I was with another new acquaintance recently when I unexpectedly began crying. Their response was perfect—they asked me what I needed. They didn’t seem shocked by my tears or act like there was anything wrong with me.

These two people demonstrate how simple it can be to normalize events and emotions that are, in fact, normal, but that we often shy away from.

How to Write a Sympathy Card

When my husband died, I got a lot of sympathy cards, and every single one of them meant something to me. For weeks I let unopened mail pile up on the dining table, making an exception only for cards in hand-lettered envelopes. Those I read eagerly.

I loved the cards from people who had known my husband; knowing he would be missed seemed like validation of the heartbreak I felt. I loved equally the cards from people who hadn’t known my husband; the acknowledgment of my pain made me feel seen.

Many nights I sat on the floor with the pile of cards I’d received and read them, sobbing but feeling the embrace of all the people who had sent the cards. I still do this occasionally, nearly two years after he died.

Before my husband died, I sometimes wondered if I should send a sympathy card to someone. I wondered if I knew the person who died or the person who was grieving well enough to say anything of value. Now that I’ve been on the receiving side of those cards, I know that the answer is always YES.

If you are putting off sending a sympathy card because you don’t have time to get to the store, don’t go to the store—just write your condolences on notebook paper or a scrap of something. Really. The card doesn’t matter—your thoughts do. Some people sent cards that I’m sure they put a lot of thought into choosing, cards that featured Bible verses or a saying that they probably imagined would comfort me. The truth is, I almost never read any of the pre-printed messages. I did this for several reasons:

  • Lack of interest in truisms about loss and grief. The genre of sympathy card is not terribly original, and I wasn’t interested in cliches telling me that loss is hard or that death is a part of life. Duh. I knew that. I didn’t need the Hallmark Company to give me that information. As soon as I saw fancy embossed script lettering, my eyes glazed over.
  • Impatience to read the handwritten, personalized part. My interest was solely in the thought the sender was sharing with me.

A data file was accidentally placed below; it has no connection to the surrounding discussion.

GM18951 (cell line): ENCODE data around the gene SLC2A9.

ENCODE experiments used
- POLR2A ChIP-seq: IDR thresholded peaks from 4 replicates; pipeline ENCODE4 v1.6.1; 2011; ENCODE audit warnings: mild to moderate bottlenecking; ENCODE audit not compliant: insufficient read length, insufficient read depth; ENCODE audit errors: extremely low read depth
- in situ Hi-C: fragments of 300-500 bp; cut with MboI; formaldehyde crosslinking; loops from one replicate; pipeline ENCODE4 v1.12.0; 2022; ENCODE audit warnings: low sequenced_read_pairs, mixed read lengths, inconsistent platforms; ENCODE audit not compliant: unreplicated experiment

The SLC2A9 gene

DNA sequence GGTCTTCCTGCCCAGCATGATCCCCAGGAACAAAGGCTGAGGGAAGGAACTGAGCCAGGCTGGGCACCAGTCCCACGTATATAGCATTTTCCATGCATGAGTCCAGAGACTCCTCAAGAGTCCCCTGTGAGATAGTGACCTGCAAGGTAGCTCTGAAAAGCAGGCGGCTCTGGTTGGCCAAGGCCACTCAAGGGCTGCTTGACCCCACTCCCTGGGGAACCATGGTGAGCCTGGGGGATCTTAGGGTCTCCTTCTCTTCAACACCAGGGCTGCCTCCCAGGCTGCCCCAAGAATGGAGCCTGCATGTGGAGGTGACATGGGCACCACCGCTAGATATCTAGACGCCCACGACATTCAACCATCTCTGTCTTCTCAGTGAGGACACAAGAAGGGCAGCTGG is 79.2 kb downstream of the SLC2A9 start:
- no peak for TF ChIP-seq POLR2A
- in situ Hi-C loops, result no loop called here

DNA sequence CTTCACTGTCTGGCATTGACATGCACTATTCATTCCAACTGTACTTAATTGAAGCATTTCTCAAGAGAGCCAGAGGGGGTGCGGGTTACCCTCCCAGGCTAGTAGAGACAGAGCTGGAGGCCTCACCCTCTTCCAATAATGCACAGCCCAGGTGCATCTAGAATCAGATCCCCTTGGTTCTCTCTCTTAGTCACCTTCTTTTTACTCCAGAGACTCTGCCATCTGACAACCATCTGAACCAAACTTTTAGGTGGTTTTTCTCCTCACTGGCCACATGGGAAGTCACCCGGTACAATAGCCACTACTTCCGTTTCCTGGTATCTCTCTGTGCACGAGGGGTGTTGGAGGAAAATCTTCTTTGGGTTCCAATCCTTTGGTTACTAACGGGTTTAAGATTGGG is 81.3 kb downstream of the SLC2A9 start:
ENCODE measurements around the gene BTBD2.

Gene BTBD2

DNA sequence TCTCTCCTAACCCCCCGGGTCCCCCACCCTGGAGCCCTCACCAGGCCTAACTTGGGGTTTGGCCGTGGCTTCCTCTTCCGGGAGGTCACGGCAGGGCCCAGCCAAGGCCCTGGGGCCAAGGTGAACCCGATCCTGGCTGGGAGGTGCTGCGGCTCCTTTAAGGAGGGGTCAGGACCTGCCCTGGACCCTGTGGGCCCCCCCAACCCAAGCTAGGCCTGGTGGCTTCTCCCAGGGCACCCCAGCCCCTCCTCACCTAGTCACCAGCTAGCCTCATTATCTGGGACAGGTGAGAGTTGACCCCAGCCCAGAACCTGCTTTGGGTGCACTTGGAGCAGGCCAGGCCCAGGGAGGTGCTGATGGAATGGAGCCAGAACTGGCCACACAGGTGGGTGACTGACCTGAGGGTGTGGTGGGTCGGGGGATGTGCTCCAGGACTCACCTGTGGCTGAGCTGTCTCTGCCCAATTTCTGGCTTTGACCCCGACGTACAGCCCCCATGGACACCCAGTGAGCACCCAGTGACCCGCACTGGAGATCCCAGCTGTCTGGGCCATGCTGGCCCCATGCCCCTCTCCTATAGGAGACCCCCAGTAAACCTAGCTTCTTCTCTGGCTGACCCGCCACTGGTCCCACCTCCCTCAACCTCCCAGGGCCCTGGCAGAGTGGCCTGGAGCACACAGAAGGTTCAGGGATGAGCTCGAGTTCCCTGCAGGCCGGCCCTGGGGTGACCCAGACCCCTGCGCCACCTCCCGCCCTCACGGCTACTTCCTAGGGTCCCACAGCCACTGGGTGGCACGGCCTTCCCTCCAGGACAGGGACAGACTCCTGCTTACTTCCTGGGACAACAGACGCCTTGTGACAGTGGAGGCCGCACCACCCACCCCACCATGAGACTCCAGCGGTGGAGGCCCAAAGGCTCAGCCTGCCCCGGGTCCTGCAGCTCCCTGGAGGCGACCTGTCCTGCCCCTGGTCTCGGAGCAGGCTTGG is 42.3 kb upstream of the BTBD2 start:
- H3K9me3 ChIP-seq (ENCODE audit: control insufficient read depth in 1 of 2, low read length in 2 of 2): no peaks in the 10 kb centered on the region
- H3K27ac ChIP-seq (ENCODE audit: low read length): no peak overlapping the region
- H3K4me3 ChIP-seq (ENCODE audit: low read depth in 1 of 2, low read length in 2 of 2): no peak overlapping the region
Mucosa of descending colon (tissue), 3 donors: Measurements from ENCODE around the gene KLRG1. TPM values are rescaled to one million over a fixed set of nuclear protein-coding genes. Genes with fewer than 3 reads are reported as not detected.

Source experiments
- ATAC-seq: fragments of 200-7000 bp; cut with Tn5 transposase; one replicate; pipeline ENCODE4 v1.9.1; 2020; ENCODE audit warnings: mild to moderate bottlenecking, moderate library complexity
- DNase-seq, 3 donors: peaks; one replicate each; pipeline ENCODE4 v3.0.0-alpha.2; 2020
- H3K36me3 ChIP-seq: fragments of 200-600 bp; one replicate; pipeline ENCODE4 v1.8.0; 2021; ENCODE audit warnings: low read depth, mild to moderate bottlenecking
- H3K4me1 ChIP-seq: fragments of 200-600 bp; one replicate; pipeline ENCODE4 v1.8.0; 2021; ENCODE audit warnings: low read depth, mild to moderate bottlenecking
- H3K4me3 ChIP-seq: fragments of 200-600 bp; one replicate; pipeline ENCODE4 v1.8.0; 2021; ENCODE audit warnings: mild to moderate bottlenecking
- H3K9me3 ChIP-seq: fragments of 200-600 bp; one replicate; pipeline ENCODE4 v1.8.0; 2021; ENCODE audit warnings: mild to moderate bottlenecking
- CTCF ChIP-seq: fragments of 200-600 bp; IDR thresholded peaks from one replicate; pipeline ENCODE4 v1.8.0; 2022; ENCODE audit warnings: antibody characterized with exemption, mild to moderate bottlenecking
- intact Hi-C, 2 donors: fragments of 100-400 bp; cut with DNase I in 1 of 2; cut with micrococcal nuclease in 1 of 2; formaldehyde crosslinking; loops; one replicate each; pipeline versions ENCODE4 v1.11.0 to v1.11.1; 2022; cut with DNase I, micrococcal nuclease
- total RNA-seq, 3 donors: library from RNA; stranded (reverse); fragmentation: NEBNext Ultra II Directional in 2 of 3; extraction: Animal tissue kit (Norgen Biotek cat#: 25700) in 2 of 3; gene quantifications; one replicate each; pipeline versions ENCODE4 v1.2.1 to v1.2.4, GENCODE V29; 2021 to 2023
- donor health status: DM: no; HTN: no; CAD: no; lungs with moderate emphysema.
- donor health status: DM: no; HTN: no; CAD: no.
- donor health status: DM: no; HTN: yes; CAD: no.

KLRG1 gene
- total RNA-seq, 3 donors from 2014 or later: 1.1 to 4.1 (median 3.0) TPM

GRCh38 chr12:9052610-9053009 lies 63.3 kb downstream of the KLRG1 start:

• Lack of contrast. On a practical level, many cards featured pale lettering on a white background or white lettering on a light background, which I can’t see.

The card itself doesn’t matter. Which means you should write something, not just sign it and stick it in the mail. (Although, frankly, those cards were nice to get, too, so if all you can muster is a signature, I’d say go ahead and send it.)

What to write?

My favorites were the cards that included stories about my late husband—little anecdotes about him saying something funny, doing something outrageous, wearing something silly. People told me what they would most remember about him or what they would most miss. Some people tucked longer handwritten notes into the cards they sent because they had so many stories to share. A few people included photocopies of poems they thought I would appreciate.

Grief is overwhelming and blurry. The cards that included something specific about my late husband made the blurriness disappear for a moment. I could focus briefly on the particular memory or quality they shared. A note that mentioned the canoe Tom built himself made me remember the canoe in our garage, Tom deciding to sell it, and then deciding to give it away to a man with a son who would appreciate it enough that Tom no longer cared about the money. A note that mentioned the colored lights in Tom’s garage workshop briefly transported me to the time I woke up in the middle of the night and Tom wasn’t in bed. I couldn’t find him in the house, so I went out to the garage, where I found him tinkering with a motorcycle as the lights shifted from blue to green to purple.